The human papillomavirus is not spread through kissing. Many fear that kissing may cause a risk of infection because there is a strain of HPV that is associated with the mouth.
According to the U.S. Centers for Disease Control and Prevention, none of the 80 known strains of HPV are spread by mouth-to-mouth contact of any sort, including sharing food or drinks. HPV is generally a sexually transmitted disease. In many cases, a person could have HPV and be unaware of her condition due to a lack of symptoms. HPV can stay dormant in a person's body for years before symptoms begin to appear.Learn More
According to WebMD, human papillomavirus is contagious. There are approximately 100 different kinds of HPV, with about 40 types being sexually transmitted and about 60 types producing warts on the hands or feet.Full Answer >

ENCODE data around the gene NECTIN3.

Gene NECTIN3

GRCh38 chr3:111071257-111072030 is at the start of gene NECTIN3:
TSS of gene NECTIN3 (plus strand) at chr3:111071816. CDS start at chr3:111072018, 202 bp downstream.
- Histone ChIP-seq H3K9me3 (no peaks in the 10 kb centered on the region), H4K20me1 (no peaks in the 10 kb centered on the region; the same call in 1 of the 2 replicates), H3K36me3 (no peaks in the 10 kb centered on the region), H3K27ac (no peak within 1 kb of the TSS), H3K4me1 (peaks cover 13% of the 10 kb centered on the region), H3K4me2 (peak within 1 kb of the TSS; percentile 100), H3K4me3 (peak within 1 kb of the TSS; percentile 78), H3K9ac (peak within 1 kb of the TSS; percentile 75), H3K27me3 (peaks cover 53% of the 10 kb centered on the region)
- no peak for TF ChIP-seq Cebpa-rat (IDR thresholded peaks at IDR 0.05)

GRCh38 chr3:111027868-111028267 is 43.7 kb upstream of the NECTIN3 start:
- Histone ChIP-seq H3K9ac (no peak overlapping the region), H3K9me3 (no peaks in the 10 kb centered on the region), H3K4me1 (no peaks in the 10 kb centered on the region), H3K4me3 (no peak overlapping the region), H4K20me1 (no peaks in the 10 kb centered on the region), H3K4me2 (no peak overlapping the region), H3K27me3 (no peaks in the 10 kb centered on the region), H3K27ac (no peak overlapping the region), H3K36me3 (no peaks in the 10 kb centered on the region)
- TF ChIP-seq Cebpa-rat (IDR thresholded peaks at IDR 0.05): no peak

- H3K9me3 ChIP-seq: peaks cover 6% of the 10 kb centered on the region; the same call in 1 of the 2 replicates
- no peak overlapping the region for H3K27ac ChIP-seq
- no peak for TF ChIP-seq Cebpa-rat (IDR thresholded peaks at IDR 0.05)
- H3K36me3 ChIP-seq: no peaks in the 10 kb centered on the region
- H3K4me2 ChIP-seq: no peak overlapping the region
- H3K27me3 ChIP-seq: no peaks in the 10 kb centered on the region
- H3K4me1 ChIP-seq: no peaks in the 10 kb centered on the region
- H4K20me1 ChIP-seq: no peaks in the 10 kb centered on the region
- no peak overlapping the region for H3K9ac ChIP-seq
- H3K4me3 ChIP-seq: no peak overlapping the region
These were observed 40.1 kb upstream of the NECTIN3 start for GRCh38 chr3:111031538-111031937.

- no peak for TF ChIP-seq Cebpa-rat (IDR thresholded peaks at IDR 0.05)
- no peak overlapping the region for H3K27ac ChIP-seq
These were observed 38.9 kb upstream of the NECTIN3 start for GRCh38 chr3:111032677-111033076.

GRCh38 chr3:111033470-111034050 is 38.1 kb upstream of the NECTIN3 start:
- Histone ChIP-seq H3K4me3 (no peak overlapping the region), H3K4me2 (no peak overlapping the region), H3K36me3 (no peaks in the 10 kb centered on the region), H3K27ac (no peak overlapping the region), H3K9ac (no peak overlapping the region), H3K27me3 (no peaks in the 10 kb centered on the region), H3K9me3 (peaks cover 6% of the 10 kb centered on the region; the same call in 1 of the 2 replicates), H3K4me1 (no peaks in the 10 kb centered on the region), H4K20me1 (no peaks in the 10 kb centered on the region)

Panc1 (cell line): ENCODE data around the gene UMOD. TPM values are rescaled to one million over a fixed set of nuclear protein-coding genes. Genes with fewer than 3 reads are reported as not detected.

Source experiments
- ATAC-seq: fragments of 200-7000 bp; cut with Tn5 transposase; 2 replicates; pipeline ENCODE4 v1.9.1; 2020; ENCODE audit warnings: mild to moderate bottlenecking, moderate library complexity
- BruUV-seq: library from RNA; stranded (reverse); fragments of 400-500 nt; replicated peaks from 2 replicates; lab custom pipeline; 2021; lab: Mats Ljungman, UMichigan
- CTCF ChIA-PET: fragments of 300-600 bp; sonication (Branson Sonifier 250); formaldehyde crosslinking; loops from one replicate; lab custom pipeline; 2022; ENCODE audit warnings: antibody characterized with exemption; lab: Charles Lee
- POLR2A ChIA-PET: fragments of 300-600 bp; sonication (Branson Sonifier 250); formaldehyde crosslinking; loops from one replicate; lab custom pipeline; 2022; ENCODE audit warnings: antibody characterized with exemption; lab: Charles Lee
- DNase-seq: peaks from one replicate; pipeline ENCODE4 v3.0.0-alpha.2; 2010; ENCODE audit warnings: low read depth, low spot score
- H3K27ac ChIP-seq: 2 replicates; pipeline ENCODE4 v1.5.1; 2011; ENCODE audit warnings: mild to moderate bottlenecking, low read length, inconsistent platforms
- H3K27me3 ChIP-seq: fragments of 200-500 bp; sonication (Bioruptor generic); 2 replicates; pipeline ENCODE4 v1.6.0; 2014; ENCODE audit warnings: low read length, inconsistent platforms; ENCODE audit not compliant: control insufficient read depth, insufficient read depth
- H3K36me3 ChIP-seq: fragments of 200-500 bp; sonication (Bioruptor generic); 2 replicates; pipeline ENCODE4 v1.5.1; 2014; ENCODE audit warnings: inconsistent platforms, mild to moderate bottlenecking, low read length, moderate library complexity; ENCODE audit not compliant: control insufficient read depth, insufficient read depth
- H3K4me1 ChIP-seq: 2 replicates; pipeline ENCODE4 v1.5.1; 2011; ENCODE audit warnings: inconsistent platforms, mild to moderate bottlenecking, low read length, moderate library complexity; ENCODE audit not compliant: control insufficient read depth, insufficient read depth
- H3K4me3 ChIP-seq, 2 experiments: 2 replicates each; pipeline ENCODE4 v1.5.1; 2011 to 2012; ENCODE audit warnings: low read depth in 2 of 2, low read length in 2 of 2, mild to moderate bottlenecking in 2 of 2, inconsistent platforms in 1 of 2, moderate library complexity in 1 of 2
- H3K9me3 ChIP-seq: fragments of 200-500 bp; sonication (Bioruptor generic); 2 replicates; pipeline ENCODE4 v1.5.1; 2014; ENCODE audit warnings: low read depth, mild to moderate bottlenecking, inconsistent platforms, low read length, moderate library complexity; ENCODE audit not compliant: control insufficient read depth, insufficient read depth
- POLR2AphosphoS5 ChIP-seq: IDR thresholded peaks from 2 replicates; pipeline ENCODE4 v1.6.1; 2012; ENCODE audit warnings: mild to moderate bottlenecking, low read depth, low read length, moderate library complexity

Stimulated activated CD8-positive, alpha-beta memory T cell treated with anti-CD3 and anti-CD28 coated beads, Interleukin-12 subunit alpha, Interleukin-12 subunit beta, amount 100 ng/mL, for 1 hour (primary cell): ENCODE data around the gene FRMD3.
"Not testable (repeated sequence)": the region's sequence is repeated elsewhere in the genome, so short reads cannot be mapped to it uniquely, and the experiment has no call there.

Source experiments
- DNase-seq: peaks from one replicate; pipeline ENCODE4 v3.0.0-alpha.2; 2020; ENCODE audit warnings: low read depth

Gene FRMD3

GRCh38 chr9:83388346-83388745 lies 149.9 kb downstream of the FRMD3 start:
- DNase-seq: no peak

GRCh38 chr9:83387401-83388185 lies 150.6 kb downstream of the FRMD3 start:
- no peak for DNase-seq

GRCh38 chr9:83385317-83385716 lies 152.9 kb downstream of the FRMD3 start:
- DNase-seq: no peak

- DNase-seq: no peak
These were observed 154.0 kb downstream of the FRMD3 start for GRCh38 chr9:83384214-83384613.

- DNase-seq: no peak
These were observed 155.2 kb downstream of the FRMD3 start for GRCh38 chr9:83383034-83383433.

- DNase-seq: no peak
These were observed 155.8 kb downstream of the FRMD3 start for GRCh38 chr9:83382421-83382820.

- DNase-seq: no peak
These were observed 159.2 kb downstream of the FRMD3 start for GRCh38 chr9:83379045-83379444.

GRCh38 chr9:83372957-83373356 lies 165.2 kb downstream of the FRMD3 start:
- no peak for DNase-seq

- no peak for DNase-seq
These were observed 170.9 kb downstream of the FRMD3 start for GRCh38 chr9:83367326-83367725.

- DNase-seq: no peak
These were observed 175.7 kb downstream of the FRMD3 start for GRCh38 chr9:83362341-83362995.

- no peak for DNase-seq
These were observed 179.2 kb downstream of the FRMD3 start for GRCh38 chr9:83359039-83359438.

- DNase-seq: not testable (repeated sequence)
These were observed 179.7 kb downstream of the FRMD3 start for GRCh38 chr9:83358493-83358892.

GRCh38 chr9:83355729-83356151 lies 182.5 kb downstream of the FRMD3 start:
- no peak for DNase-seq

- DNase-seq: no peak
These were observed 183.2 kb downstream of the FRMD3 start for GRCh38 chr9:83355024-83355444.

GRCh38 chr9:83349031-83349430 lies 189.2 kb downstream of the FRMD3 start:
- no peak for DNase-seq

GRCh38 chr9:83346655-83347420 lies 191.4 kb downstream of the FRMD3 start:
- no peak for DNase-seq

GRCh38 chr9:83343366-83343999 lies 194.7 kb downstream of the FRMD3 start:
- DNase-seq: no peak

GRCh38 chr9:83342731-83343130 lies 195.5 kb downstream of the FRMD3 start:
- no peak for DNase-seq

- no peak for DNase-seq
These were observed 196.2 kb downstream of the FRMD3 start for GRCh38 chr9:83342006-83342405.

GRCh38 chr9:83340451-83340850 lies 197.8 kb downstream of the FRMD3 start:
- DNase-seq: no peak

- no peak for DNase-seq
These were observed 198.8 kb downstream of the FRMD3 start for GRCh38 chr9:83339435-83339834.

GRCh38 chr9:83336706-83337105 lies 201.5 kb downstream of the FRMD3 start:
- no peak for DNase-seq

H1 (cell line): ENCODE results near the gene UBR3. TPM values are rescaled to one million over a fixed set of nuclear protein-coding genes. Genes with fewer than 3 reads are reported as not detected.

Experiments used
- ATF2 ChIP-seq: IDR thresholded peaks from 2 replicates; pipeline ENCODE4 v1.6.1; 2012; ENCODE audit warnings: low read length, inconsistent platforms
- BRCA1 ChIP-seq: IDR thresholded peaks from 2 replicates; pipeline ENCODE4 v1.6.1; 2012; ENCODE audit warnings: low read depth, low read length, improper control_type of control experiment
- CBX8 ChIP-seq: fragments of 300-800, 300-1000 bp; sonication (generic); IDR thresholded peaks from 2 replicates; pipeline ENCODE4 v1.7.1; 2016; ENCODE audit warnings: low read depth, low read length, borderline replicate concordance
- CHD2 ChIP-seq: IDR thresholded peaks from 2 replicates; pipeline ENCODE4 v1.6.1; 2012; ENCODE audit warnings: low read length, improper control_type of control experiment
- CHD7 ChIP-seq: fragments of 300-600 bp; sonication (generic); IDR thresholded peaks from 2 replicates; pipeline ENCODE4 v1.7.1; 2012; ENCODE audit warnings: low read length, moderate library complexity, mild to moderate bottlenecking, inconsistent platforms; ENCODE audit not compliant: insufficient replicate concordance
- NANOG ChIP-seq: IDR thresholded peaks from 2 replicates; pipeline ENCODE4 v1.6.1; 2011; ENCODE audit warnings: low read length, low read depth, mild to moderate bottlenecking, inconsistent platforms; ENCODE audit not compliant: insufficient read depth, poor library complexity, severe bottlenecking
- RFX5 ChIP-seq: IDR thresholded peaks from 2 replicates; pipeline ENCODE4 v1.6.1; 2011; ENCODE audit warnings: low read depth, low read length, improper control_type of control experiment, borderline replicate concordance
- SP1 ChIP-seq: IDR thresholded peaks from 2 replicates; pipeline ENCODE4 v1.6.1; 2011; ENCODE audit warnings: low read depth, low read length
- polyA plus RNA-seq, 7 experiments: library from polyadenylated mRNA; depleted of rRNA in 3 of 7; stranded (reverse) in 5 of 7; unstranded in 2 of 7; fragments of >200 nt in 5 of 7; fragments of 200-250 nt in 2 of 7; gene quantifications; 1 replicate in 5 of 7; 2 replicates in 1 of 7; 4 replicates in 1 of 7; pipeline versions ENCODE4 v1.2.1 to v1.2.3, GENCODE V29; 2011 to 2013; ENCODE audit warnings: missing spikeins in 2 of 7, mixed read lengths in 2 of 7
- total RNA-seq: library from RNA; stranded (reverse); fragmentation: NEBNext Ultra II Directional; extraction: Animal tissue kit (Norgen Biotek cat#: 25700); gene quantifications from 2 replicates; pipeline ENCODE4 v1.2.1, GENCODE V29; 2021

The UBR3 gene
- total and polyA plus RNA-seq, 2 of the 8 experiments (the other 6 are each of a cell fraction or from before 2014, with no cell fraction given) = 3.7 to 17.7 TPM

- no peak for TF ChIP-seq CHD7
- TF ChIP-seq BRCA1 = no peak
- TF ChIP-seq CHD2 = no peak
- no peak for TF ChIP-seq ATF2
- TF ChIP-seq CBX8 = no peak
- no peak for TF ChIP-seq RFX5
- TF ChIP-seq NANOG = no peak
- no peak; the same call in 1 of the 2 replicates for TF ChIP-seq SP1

The human papillomavirus can remain undetected indefinitely. Many women may not show any symptoms of HPV unless they develop genital warts or have an abnormal Pap test result, states the Centers for Disease Control and Prevention.Full Answer >
According to The Nemours Foundation, people infected with the Epstein-Barr virus (EBV) that causes mononucleosis can spread the virus for up to 18 months after symptoms disappear. The exact period of time is not known, but the virus eventually becomes dormant, causing neither symptoms nor contagion.Full Answer >
The Centers for Disease Control states that gonorrhea is contracted through vaginal, anal or oral sex with an infected person. A pregnant woman with gonorrhea may also pass the disease to her child during childbirth. According to WebMD, gonorrhea is caused by Neisseria gonorrhoeae, a bacterium that thrives in warm, moist mucus membranes, such as the cervix, uterus, mouth, throat and anus.Full Answer >